Beanie (seamed cap)
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In the United States, a beanie is a head-hugging brimless cap, made from triangular panels of material joined by a button at the crown and seamed together around the sides. Commonly made of cloth or felt material, beanies may also be made from leather or silk. In some US regions and parts of Canada the term "beanie" refers to a knitted cap (often woollen), alternately called a "stocking cap" or "toque".
One popular style of the beanie during the early half of the twentieth century was a kind of skullcap made of four or six felt panels sewn together to form the cap. The panels were often composed of two or more different contrasting colors to give them a novel and distinctive look. This type of beanie was also very popular with some colleges and fraternities, as they would often use school colors in the different panels making up the headgear.
Another style of beanie was the whoopee cap, a formed and pressed wool felted hat, with a flipped up brim that formed a band around the bottom of the cap. The band would often have a decorative repeating zig-zag or scalloped pattern cut around the edge. It was also quite common for schoolboys to adorn their beanies with buttons and pins.
The cloth-covered button on the crown is about the size of a bean seed and may be the origin of the term "beanie". Some academics believe that the term is instead derived from a type of headgear worn in some medieval universities. The yellow hats (bejaunus, meaning "yellowbill", later beanus, a term used for both the hats and the new students) evolved into the college beanies of later years.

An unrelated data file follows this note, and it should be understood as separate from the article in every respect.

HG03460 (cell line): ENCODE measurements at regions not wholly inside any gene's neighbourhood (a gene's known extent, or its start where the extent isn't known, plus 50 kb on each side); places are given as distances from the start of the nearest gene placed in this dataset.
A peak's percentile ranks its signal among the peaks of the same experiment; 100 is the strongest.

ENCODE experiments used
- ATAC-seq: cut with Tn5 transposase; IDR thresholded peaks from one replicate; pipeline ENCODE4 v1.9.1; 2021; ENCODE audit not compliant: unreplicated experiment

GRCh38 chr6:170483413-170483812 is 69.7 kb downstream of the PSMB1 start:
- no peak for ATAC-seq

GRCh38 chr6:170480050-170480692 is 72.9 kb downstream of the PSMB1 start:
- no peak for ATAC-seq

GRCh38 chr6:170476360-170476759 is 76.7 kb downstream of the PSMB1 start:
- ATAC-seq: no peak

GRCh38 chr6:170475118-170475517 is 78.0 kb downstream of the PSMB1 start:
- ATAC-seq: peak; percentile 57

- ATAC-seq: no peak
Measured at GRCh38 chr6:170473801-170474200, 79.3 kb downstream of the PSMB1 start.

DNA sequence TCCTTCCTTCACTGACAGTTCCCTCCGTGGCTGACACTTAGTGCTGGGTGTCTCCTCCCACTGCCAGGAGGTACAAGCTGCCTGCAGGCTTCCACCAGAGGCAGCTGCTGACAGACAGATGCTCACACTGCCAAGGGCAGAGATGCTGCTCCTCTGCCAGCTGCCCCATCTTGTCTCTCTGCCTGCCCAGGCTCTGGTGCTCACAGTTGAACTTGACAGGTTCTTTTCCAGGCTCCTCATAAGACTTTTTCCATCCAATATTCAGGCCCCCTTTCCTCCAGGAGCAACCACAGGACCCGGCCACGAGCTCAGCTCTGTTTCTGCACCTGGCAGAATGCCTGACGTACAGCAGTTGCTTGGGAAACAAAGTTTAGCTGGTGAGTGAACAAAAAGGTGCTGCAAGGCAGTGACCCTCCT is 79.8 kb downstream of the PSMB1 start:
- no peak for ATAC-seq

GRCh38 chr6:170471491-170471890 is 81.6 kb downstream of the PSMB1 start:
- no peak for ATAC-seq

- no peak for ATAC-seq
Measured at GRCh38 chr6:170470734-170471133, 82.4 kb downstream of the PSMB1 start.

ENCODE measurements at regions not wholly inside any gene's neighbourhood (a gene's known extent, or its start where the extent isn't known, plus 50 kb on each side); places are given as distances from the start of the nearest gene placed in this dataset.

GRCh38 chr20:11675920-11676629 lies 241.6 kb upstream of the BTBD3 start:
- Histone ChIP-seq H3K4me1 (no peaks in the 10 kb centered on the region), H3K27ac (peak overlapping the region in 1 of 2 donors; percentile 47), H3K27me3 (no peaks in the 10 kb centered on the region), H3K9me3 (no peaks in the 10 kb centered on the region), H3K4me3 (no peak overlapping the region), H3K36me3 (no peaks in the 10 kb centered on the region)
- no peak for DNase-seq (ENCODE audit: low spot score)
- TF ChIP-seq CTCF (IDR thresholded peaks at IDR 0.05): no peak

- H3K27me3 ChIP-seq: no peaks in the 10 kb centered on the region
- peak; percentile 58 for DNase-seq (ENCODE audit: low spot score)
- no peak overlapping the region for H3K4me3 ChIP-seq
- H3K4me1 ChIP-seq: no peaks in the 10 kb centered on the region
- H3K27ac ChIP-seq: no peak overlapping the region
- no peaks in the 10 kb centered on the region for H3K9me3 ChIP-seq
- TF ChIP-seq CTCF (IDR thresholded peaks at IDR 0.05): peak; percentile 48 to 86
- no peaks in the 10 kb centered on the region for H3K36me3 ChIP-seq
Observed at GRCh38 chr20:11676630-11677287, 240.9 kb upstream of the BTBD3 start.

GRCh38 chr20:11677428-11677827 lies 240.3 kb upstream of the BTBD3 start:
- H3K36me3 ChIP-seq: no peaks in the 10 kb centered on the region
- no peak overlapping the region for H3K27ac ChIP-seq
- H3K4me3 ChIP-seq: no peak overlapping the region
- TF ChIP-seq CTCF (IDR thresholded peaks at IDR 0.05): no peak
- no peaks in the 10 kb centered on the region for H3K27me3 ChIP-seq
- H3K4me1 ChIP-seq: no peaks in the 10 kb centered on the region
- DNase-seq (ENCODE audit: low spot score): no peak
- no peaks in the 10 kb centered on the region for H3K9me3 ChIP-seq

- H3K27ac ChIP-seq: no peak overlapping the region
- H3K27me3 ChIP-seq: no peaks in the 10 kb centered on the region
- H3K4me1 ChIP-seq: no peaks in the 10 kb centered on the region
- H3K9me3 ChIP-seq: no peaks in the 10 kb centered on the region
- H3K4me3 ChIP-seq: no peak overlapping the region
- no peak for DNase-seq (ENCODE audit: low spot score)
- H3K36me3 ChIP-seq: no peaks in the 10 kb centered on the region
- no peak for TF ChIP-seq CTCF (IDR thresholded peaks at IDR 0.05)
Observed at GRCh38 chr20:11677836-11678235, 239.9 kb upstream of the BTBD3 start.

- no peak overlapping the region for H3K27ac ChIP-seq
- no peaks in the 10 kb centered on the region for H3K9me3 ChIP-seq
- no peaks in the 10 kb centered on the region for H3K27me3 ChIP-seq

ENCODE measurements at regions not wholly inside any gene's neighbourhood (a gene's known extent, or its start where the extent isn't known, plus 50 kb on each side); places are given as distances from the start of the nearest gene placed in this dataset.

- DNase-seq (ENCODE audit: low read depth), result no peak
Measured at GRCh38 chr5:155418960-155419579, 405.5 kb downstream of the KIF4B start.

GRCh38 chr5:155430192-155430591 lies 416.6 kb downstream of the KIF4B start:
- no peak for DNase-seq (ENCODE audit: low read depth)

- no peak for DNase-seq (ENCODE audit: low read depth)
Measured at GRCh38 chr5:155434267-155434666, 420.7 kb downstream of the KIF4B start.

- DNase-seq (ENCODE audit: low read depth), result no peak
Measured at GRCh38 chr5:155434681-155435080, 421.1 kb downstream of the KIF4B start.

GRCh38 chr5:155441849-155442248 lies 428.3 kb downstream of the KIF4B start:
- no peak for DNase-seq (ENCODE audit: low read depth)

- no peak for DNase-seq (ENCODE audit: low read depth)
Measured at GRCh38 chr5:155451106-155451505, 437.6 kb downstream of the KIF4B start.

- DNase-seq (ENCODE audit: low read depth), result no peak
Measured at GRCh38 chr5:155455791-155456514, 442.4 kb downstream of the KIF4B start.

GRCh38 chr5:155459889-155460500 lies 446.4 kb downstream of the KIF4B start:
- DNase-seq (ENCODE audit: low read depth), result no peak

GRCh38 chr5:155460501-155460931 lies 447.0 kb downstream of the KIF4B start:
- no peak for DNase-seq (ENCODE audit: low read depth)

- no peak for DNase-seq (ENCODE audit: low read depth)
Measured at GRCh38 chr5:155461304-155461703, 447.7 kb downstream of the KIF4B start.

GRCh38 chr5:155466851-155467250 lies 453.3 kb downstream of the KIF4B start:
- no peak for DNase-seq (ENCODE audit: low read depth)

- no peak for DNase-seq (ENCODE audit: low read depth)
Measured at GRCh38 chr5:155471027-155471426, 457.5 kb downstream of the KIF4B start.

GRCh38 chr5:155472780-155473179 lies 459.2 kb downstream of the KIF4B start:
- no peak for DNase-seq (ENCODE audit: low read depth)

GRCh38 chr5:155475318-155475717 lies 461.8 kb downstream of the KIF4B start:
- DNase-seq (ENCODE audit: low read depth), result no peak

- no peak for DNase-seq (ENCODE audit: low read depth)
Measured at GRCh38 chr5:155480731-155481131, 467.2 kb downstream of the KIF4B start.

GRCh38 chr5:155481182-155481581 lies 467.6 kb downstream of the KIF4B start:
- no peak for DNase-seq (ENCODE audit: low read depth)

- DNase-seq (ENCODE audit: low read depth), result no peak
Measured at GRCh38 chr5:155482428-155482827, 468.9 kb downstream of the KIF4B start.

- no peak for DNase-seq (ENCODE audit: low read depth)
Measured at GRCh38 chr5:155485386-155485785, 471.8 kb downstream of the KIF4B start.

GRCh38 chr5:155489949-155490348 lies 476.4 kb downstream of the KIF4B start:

According to the Oxford English Dictionary, the etymology is uncertain, but probably derives from the slang term "bean", meaning "head". In New Zealand and Australia, the term "beanie" is normally applied to a knit cap known as a tuque in Canada and parts of the US, but also may apply to the kind of skull cap historically worn by surf lifesavers and still worn during surf sports. The non-knitted variety is normally called a "cap" in other countries.
In the United Kingdom, the term "Benny Hat" may also refer to a knitted style of headcovering. This name originally comes from the character "Benny", played by actor Paul Henry in the British Crossroads soap opera. The character appeared from the mid-1970s to the late-1980s and usually wore a knitted version of the hat.
In Malaysia, "beanie" is better known as serkup. Although widely used for inner piece of clothing inside tudung for women, but it is acceptable to use it as a translated term for beanie.
A larger variant of the skullcap, the beanie was working apparel associated with blue collar laborers, including welders, mechanics, and other tradesmen who needed to keep their hair back, but for whom a brim would be an unnecessary obstruction. Beanies do sometimes have a very small brim, less than an inch deep, around the brow front. The baseball cap evolved from this kind of beanie, with the addition of a visor to block the sun.